Post # 7
Member
4794 posts
Honey bee
  • Wedding: May 2014

DiamondnLovey:  Doxies are hard to potty train. I have one that’s supposedly part doxie and he still has troubles. I wouldn’t confine him to a crate while you are home. It IS something you have to be super diligent about, at least I’ve noticed with my dog. Can you at least put a pee pad down so he goes on that if he has to? When he goes outside, do you make a big deal about it and praise him like he just won the gold in the olympics? MIne has slowly started to get better. I see him walking towards the back door and he’ll look back at me. so that’s been my latest cue. Good luck!

Post # 8
Member
3661 posts
Sugar bee
  • Wedding: December 2014

DiamondnLovey:  Well at least you have that going for you. If she’s peeing outside and still peeing in the house, then maybe you should try training her to go on a pad when she has to go in between potty breaks. They have very little bladders and have to pee a lot. That’s another reason that I trained mine to use a potty pad while I’m gone, because he really can’t hold it very long, even as an adult.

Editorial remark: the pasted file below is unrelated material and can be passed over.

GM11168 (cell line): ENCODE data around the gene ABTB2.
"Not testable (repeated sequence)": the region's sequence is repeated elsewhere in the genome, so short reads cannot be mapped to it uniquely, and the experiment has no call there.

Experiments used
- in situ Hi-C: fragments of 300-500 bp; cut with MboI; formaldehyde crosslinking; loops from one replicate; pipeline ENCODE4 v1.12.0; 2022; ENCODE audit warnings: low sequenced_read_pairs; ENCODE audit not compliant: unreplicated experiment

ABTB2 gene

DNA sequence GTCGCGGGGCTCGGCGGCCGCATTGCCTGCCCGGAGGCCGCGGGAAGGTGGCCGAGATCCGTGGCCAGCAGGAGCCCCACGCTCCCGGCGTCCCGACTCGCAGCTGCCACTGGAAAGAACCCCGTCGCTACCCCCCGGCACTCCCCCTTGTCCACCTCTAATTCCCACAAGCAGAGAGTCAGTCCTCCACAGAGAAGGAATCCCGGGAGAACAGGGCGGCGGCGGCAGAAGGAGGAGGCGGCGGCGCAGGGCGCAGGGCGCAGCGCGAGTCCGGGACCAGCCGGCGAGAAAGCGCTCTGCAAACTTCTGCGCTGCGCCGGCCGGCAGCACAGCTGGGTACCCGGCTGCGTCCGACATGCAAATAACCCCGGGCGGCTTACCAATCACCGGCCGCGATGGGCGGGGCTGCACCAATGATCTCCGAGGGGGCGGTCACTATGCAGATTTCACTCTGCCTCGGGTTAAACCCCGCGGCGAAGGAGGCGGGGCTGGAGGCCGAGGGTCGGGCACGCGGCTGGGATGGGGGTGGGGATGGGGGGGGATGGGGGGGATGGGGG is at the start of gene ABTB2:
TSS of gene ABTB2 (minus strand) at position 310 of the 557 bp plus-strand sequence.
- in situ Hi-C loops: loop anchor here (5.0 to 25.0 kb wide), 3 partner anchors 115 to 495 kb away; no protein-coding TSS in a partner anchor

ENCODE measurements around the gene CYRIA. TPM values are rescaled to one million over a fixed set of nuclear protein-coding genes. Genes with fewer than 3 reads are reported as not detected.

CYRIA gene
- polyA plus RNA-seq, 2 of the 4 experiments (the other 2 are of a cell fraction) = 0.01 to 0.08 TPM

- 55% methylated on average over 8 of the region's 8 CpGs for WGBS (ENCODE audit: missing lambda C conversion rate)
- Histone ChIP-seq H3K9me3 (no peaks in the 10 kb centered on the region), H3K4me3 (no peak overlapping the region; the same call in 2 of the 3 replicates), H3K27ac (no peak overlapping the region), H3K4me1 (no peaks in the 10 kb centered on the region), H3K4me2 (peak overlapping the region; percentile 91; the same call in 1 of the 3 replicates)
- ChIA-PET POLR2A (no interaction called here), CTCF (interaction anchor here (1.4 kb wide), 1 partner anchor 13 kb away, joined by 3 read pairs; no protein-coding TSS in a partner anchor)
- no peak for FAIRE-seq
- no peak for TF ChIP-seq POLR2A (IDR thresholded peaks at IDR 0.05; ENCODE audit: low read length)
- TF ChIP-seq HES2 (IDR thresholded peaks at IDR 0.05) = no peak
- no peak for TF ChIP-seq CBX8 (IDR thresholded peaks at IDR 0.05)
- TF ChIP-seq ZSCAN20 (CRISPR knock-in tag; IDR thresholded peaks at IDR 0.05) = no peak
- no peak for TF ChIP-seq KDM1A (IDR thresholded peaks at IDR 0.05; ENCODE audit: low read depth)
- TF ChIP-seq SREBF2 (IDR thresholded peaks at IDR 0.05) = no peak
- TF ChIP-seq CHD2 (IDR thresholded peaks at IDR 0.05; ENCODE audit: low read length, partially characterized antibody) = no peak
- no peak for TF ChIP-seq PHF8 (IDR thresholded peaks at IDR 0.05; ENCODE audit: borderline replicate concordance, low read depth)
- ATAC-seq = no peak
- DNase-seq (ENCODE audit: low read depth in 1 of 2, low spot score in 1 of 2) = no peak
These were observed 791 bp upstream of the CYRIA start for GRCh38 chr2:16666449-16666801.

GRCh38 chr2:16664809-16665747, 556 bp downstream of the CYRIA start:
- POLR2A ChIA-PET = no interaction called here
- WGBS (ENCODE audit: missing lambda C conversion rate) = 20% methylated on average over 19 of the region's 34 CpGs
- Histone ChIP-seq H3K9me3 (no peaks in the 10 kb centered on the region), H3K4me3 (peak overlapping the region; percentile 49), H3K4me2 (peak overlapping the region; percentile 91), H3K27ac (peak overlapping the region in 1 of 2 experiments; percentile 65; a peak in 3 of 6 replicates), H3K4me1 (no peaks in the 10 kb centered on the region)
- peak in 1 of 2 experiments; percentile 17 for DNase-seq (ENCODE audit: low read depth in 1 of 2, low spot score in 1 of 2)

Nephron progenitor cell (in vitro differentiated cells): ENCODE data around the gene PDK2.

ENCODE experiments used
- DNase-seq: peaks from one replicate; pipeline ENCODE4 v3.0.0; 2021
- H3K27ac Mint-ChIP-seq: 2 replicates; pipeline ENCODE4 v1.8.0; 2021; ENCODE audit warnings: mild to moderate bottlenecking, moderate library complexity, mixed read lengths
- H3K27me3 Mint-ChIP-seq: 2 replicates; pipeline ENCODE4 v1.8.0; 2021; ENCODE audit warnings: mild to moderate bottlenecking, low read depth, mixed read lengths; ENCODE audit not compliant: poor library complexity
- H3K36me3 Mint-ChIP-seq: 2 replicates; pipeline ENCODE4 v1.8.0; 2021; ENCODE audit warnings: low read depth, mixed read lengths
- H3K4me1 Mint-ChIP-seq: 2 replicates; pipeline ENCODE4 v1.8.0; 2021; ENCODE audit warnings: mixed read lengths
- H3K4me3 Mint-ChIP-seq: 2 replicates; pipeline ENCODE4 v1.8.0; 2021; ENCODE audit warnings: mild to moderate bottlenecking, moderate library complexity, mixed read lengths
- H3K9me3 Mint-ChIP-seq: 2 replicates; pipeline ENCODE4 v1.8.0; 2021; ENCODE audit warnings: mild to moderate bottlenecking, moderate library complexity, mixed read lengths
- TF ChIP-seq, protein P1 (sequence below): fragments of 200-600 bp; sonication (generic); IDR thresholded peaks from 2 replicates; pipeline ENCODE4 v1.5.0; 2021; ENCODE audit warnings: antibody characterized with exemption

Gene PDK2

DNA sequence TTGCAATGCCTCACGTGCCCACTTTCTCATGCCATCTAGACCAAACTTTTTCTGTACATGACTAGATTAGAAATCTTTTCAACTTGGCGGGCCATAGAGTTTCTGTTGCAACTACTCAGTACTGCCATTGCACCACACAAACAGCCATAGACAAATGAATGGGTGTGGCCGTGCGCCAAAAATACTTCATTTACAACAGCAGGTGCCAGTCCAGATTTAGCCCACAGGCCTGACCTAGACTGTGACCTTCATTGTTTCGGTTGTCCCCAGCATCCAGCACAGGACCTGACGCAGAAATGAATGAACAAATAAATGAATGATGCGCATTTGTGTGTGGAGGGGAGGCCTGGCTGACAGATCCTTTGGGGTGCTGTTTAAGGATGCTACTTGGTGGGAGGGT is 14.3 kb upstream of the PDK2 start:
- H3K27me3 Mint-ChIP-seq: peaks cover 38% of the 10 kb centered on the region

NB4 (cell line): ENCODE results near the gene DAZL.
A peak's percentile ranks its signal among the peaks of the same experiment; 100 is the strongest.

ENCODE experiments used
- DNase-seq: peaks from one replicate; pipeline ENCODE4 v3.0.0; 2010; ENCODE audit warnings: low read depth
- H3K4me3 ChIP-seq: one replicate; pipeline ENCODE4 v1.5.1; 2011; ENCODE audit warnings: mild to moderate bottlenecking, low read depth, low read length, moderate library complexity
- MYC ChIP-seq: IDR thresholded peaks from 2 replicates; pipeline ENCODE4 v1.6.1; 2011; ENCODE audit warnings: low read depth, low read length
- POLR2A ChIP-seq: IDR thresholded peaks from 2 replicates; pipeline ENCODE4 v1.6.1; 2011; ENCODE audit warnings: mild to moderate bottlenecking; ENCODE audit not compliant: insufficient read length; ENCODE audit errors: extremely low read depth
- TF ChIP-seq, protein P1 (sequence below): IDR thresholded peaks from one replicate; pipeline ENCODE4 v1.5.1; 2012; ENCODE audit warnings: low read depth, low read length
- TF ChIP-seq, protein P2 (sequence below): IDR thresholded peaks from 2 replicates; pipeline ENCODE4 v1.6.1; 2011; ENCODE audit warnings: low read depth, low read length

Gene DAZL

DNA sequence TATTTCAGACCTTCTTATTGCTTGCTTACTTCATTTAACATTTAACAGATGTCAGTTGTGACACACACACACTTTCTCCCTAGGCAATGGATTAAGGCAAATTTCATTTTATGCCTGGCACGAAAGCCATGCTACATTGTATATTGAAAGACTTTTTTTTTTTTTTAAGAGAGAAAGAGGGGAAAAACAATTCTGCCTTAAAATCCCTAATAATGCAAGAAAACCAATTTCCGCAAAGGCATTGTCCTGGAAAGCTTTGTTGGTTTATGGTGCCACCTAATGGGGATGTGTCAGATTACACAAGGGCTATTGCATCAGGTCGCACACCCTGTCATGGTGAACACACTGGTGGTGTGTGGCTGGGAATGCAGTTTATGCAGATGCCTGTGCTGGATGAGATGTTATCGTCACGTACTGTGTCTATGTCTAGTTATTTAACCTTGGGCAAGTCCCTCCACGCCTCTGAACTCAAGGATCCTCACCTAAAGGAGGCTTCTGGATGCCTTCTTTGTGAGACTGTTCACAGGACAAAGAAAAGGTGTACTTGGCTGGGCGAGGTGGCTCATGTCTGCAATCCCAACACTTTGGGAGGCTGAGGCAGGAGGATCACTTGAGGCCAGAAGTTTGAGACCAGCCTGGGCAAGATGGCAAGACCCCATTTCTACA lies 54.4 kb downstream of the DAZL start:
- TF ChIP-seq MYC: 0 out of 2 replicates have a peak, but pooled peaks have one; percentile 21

Post # 10
Member
3661 posts
Sugar bee
  • Wedding: December 2014

DiamondnLovey:  Basically. I started with just plain puppy pads and he took to them pretty quickly. Usually they are scented in a way that attracts them to pee there, but if he had an accident, I would wipe up some of the pee onto the pad to further attact him to go there. My dachshund then decided a couple times that he wanted to rip up the pads, so I switched to a fake grass pee pad (like below) that has a tray underneath to collect the pee, I just stick a regular pee pad under the grass though for easier clean up.